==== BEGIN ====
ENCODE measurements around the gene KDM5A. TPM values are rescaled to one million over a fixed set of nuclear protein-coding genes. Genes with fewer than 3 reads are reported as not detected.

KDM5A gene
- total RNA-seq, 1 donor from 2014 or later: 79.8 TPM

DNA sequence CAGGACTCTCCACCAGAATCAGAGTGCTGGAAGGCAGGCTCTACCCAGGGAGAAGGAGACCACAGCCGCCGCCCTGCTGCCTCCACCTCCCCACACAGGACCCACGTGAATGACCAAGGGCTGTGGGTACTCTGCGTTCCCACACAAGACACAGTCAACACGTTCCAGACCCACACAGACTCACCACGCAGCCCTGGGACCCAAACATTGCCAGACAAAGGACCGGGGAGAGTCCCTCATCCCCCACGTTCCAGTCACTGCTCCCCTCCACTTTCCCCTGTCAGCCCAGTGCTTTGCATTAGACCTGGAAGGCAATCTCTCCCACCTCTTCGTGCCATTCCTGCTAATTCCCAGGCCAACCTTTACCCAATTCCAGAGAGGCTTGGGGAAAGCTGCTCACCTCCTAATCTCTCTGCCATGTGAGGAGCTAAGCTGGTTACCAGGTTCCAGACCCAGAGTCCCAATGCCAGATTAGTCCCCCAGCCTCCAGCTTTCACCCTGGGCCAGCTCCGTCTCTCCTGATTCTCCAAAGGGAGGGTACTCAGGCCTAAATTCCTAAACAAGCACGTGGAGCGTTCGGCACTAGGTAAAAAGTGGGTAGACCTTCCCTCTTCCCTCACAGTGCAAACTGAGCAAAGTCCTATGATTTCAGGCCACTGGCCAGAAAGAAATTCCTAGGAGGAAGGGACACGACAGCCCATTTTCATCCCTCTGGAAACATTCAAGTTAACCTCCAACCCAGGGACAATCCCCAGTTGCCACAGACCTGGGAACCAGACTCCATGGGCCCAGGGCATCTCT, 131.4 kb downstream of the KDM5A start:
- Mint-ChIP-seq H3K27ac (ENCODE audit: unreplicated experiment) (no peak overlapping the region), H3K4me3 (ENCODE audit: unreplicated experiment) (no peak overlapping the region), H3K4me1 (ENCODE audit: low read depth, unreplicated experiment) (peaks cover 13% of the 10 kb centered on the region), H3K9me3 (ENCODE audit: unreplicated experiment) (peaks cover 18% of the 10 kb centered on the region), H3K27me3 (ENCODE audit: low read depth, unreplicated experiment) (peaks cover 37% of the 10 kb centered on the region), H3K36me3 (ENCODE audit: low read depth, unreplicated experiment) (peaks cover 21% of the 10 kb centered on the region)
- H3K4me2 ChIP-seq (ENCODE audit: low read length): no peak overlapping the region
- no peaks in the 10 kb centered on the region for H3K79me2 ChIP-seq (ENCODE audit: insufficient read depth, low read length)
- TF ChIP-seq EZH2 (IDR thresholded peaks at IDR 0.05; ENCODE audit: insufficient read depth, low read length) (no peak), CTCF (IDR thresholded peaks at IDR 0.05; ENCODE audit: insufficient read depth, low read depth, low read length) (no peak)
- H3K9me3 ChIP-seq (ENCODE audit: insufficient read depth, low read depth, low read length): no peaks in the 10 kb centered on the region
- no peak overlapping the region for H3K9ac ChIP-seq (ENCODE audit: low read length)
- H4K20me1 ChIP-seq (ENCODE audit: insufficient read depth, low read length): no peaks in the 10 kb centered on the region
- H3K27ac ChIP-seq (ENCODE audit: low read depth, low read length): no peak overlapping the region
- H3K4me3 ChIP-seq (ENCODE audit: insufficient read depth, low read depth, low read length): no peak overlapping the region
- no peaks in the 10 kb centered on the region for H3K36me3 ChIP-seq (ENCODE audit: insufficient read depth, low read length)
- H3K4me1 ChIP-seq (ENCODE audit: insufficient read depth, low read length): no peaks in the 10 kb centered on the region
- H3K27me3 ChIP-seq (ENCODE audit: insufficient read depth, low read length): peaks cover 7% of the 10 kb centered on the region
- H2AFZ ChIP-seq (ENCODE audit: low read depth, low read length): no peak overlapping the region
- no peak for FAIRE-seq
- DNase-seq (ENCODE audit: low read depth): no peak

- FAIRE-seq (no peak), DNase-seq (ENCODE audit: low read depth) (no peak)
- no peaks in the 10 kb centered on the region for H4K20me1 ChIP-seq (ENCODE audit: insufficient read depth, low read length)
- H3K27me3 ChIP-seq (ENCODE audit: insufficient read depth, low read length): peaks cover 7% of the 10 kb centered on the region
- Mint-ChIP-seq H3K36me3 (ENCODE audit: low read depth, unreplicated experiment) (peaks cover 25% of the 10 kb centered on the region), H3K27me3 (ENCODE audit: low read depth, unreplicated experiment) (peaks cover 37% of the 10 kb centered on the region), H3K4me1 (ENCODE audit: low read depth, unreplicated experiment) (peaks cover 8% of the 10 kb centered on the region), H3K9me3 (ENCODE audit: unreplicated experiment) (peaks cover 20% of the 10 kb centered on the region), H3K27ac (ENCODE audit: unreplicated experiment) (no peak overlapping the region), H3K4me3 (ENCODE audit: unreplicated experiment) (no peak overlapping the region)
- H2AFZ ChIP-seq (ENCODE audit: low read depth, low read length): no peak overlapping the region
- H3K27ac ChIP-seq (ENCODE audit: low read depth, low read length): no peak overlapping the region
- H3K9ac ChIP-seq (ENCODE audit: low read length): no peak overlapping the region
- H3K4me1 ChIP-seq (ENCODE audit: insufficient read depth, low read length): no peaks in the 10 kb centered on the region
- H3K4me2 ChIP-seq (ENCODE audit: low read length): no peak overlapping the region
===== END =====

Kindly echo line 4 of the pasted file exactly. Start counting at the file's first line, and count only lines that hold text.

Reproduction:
DNA sequence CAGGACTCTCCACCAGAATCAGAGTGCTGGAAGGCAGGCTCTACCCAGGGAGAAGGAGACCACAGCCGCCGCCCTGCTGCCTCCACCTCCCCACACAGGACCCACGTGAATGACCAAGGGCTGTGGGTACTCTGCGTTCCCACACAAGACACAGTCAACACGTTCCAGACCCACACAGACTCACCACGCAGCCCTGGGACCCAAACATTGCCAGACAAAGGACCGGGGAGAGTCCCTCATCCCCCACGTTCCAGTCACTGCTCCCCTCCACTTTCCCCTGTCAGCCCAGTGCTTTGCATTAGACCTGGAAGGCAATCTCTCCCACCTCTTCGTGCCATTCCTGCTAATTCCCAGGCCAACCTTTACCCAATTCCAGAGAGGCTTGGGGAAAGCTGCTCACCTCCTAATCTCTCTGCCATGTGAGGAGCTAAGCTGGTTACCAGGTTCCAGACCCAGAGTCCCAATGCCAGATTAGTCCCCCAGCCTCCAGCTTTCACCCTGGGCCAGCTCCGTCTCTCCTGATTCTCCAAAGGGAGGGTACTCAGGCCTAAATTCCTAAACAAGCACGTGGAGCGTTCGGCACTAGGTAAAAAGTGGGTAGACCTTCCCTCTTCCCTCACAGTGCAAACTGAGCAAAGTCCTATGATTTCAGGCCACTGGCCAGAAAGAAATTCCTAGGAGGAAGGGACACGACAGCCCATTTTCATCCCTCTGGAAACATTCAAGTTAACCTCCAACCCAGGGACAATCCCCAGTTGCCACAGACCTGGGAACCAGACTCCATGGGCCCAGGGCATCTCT, 131.4 kb downstream of the KDM5A start: